Why He Didn’t: He was perfect for the high school days of Smallville. It was clear the writers and producers didn’t have huge plans for Pete. So, although he and Clark worked well together as young boys, there just wasn’t a foundation solid enough for adulthood. For that, Clark needed badass women…but we’re getting there.

12. Jimmy Olsen

Warner Bros. Television

Portrayed By: Aaron Ashmore

First Appearance: “Zod” (6x01)

Last Appearance: “Doomsday” (8x22) or depending, “Finale, Pt. 2” (10x22)

Why He Worked: If you weren’t waiting on pins and needles for five full seasons of Jimmy Olsen, you are lying. He’s classic. There was a time where I thought Chloe was Jimmy Olsen, but putting them together made sense. It was pretty cute before it got weird. Jimmy was amusing, a good friend, and not quite as big a screw-up as I expected him to be, and that was nice to see.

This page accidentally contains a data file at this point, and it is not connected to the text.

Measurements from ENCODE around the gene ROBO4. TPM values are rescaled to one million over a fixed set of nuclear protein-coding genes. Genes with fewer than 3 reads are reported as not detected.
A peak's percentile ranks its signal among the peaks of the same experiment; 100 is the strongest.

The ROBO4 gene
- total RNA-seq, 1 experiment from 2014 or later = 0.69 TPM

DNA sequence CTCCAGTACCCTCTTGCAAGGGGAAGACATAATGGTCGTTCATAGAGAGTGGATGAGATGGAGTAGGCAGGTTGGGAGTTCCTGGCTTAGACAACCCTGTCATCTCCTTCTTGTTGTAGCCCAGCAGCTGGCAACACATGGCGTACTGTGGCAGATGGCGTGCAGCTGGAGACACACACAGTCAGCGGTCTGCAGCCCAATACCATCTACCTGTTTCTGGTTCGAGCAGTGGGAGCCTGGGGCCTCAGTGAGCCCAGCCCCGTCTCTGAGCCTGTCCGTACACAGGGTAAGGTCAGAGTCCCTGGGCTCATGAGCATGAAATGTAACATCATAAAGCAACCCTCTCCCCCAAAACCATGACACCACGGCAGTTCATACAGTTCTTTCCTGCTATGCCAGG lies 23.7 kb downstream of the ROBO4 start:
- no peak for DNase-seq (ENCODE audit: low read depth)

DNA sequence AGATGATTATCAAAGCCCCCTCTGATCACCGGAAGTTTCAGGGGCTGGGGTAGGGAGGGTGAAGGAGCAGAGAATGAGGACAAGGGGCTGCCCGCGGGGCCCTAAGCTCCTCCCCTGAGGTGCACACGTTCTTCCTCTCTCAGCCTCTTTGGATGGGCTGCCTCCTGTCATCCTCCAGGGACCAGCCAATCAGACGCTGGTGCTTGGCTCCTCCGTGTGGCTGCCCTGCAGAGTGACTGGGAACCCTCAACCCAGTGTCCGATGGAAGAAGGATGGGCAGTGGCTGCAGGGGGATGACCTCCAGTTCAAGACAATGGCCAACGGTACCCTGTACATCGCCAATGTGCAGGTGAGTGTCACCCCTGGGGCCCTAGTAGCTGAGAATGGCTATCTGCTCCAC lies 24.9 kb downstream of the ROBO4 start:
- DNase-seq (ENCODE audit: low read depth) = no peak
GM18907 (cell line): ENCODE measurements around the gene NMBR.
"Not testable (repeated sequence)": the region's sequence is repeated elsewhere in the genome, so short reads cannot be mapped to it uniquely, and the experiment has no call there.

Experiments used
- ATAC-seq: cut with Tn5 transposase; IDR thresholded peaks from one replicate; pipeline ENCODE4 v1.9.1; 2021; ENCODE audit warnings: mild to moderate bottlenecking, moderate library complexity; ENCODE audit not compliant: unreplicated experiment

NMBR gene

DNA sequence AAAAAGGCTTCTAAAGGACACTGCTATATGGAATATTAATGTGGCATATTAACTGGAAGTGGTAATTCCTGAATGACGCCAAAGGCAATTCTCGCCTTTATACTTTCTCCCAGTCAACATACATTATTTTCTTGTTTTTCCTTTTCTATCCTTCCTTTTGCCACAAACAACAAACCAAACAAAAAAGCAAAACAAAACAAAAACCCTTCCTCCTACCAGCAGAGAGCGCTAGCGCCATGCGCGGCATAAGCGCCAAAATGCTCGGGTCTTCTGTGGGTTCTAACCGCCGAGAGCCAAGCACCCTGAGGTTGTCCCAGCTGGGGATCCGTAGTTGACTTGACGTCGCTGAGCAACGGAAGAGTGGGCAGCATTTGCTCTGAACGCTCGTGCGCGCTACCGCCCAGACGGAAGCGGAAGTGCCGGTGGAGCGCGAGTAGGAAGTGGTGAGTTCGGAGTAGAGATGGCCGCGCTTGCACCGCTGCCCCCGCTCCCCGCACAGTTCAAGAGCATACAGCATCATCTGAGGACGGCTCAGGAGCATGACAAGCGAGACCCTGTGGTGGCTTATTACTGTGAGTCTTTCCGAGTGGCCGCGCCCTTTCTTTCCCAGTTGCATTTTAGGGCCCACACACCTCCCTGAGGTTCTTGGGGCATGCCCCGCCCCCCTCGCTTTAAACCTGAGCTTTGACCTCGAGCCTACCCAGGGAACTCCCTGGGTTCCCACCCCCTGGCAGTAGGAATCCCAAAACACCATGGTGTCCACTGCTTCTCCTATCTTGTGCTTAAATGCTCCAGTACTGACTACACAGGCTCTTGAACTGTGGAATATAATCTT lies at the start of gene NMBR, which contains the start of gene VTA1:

Why He Didn’t: HE WASN’T EVEN ACTUALLY JIMMY OLSEN. I can’t stress that enough. He was “Henry James Olsen”, which I can accept, but WHY CALL HIM JIMMY FOR THREE YEARS if you were just going to make the little boy at the funeral the real Jimmy Olsen? But even before any of that, Jimmy got weird about Chloe a lot. Weird to the point where it was freakish and annoying. Plus, remember in season eight where they totally tried to make him an addict and that went nowhere? Yeah, me too.

11. Davis Bloome

Warner Bros. Television

Portrayed By: Sam Witwer

First Appearance: “Plastique” (8x02)

Last Appearance: “Doomsday” (8x22)

Why He Worked: His name. It’s the perfect human camouflage name for Doomsday, and we didn’t even notice, probably. Okay, so I didn’t notice until season eight had been over for some time, but whatever. Davis was a great way to show Doomsday as a sympathetic villain rather than just some huge beast, like Doomsday would normally be portrayed. He has a pretty captivating backstory, too, being experimented on by the Luthors and having no idea what he does in the night. Davis represented the struggle between good and evil, human good, and supernatural good, so on and so forth. This, to me, was incredibly well done.